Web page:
Turn Up That Noise!
By Stephen Grimstead
JULY 13, 1998:
Dave Samuels, Tjader-ized A Cal Tjader Tribute (Verve)
Samuels is best known as the vibist for Spyro Gyra and the Caribbean Jazz Project. He joins forces with a slew of Latin musicians on this tribute to Cal Tjader, the king of Latin jazz vibraphonists who died in 1982. Five percussionists, including the great conga player Ray Barretto and drummer Horacio El Negro Hernandez, add some serious percussive punch on a number of cuts. Things work best on the four tunes that feature guests pianist Eddie Palmieri (one of the giants of Latin jazz, with five Grammys to his credit) and Puerto Rican sax star David Sánchez. Each of these four cuts burns with an energetic edge, and Palmieris original title tune is a real gem.
The disc is varied in tempo and texture. Chick Coreas Hand Me Down takes a softer tack, with the accordion of Alain Mallet blending with Samuels vibes to impart a pleasant Parisian feel. Four selections rely on the interplay between Samuels and the flute of Dave Valentin, a pairing that unfortunately digresses into an uninspired form of Latin lite when the influence of contemporary jazz overrides the gutsy Latin heritage.
Tjader-ized fails to consistently live up to its promise, delivering a mixed bag that is interesting and energetic in some places, somewhat generic and bland in others.
As a final note, the cover features a series of cheesy Hugh Hefner-esque
photos. A major jazz label like Verve should know better than
to resort to such sexist packaging. Sixties retro is one thing,
revamped sexism is another.
When I was but a wee music critic, my mom filled my head with lots and lots of splendidly spun yarns. There was the ongoing (serial) bedtime saga about a family of bears who endeavored to always do right by one another despite distractions like harsh winter nights, howling wolves, and fierce sportsmen. And there were several cherished ghost stories, like the one about a Florida sheriff who recklessly embarked upon a solitary trek into the Everglades to investigate a ruckus kicked up by creatures from another planet. Of course, the brave but foolish lawman was never seen again at least not in human form.
Early exposure to such colorful and effective storytelling techniques turned me into a lifelong sucker for well-rendered tales, particularly those accompanied by music and sound fx. For that reason, I can feel pretty good about recommending Not Dogs Too Simple (A Tale Of Two Kitties).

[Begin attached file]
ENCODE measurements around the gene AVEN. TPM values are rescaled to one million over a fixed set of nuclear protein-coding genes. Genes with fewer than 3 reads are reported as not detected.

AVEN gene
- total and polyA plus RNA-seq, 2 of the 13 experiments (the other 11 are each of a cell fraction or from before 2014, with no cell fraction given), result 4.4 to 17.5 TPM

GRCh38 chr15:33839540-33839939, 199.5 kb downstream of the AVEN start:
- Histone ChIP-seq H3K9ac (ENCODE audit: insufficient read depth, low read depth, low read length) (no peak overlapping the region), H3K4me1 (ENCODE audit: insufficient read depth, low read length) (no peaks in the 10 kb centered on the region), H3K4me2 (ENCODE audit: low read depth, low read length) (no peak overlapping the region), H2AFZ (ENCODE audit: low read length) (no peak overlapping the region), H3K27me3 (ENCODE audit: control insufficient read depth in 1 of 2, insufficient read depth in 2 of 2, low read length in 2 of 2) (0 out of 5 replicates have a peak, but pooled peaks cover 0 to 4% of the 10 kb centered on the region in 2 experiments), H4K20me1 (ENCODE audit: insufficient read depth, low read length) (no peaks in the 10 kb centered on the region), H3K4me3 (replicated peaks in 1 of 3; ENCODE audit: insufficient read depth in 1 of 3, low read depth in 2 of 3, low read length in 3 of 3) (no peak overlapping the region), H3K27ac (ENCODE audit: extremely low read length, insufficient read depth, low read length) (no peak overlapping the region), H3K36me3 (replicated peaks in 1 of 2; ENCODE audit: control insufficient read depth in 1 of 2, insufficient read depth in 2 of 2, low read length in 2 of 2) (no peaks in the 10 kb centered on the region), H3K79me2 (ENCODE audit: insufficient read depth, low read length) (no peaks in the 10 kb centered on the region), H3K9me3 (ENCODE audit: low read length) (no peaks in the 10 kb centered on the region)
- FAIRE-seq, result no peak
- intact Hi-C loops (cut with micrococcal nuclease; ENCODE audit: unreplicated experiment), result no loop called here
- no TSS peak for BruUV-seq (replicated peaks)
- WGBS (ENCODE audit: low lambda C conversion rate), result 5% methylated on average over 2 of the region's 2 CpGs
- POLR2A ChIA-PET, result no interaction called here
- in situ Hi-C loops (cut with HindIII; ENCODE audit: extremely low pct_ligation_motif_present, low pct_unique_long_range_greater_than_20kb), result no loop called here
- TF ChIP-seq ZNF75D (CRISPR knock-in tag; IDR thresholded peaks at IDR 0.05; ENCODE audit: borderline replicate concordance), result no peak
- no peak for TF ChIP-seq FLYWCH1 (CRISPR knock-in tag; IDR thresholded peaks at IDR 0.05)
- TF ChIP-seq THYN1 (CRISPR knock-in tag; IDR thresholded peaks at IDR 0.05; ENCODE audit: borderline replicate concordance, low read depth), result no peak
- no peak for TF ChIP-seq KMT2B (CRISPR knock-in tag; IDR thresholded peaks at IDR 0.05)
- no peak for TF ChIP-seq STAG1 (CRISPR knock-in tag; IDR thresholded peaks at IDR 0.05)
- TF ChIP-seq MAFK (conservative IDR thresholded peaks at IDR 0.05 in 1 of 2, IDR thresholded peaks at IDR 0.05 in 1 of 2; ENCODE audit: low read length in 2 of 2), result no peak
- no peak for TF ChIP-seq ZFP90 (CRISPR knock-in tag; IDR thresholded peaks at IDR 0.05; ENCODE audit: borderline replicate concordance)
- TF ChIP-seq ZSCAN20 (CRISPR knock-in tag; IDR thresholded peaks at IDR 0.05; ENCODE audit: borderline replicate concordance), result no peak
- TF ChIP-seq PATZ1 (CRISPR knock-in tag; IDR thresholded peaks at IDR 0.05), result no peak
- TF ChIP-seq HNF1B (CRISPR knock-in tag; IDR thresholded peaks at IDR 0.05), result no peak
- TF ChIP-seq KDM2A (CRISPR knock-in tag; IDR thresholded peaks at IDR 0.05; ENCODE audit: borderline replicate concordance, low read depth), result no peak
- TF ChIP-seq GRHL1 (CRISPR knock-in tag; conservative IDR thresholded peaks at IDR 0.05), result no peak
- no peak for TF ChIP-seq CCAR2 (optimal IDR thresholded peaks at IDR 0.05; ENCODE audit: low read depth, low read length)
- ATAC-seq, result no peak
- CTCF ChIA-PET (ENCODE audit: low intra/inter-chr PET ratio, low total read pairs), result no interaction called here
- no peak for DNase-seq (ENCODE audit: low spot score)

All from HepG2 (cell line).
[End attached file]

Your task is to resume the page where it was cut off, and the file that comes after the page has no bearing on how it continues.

As a life lesson for kids, Not Dogs plotline is adequate. (Roughly, Not Dogs utilizes a The Prince and the Pauper-style role-reversal device to tell the tale of an indoor cat, an outdoor cat, and each felines mutual yearning to ascend to the others station in life.) Similarly, theres nothing extraordinary or inspired about the albums music. Yet, somehow, the whole thing comes off as being a bit bigger than the sum of its parts.
Not Dogs was conceived as a childrens audio-book. But, as often happens, the project will probably appeal to certain segments of the adult population as well. Former Coolie (and Casino Music owner) Clay Harper wrote the CDs narrative, and his brother Mark wrote the songs. The Harpers recruited some fairly heavy hitters to play the storys various characters, a great many of whom helped to shape the Athens, Georgia, music scene in the 80s and beyond. Cindy Wilson (B-52s), Kevn Kinney (drivinncryin), Murray Attaway (Guadalcanal Diary), Rick Richards (Georgia Satellites), Jim Heath (a.k.a. The Rev. Horton Heat), and several others do much to bring Not Dogs to life. That said, by far the most valuable contributions come from Brit Ian Dury (remember the Blockheads?), whose beautifully thick and earthy cockney accent imparts an automatic street-cred to the role of Ali Cat (the storys narrator), and former Velvet Underground drummer Moe Tucker, whose Luis (the pampered house pet) functions quite well in relation to Kinneys Shananigans (the tough tom-of-the-world).
Smartly, Budweiser-logged bard Jack Logan was enlisted to put crayon to paper so as to illustrate Not Dogss CD booklet/program in a fashion even more loose and ragged than much of the albums musical material. I cant think of anyone more suited to the task.
The wild and woolly history connected to many of this projects participants might initially trigger a few alarms in parentdom. Nonetheless, there is nothing about this audio-book that disqualifies it as kid stuff.
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